Ralph L Holloway (rlh2@COLUMBIA.EDU)
Mon, 1 Apr 1996 16:45:53 -0500
On Mon, 1 Apr 1996, Robert Lawless wrote:
> Edmund Carpenter sometimes tells the story of trying to teach the Biami in
> New Guinea to wink, suggesting that the ability to close one eye at a time
> is associated with literacy. Indeed, the Kalingas of the North Luzon
> Highlands, among whom I worked, did not generally wink and had great
> difficulty learning to. I'm wondering whether these two incidents are
> simply cultural artifacts or are indeed associated with non-literacy. Is
> there anyone who has examples of non-literate people who do wink? Robert
> Lawless. email@example.com
This is a very interesting question for which I have no answers. I am
reminded of another aspect of visual behavior for which there is some
variability, albeit I don't know whether it is cultural, ethnic,
biological, or simply individualistic. I have heard there is a
relationship between hypnotic suggestibility and being able to turn up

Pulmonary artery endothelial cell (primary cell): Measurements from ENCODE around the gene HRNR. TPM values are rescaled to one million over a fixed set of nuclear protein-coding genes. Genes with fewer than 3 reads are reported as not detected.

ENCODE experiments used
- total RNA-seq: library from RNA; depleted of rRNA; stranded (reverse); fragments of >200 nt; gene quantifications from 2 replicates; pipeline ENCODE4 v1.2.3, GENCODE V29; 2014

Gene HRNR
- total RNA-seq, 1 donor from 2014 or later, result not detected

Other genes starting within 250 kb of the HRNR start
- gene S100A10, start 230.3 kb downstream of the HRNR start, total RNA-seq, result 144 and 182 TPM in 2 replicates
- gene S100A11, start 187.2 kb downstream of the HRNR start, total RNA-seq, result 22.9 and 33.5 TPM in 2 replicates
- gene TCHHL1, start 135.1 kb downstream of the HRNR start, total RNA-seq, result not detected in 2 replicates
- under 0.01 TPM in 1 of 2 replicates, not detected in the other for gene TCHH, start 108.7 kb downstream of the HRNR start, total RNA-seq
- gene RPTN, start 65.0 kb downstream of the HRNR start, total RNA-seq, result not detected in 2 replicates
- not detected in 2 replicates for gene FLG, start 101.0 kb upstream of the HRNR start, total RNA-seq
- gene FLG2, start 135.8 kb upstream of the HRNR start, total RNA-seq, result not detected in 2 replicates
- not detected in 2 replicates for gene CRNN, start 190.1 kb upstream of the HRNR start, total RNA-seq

one's eyeballs in their sockets. That is, the more whites showing, the
further up into the orbits the eyeball is being rotated and the more
susceptible to hypnotic suggestion. Apparently, I score well on this
because I was able to stop smoking about ten years ago with a one-shot
hypnotic session that I don't even remember, and believe me, I was as
hard-core-three-packs-a-day-no-filters as they come, with pipes and
cigars thrown in. Smoking without inhaling was impossible for me. Yet
this was "painless", requiring only a week of saying some short mantra
regarding my health.
I find it hard to believe that winking cannot be done in some groups as
winking is so similar to blinking, and I would be amazed if all
humans didn't share such a reflex. If you asked these people to slowly
close their eyes, they would (assuming that you've got their language
right). If you asked them to slowly close one eye, I'll bet they could.
If you asked them to do it faster, ...surely they would!?!?
Such an ability may indeed have some correlation with some other kind of
psychological pattern, but I find it hard to imagine it would be literacy.
A very interesting question.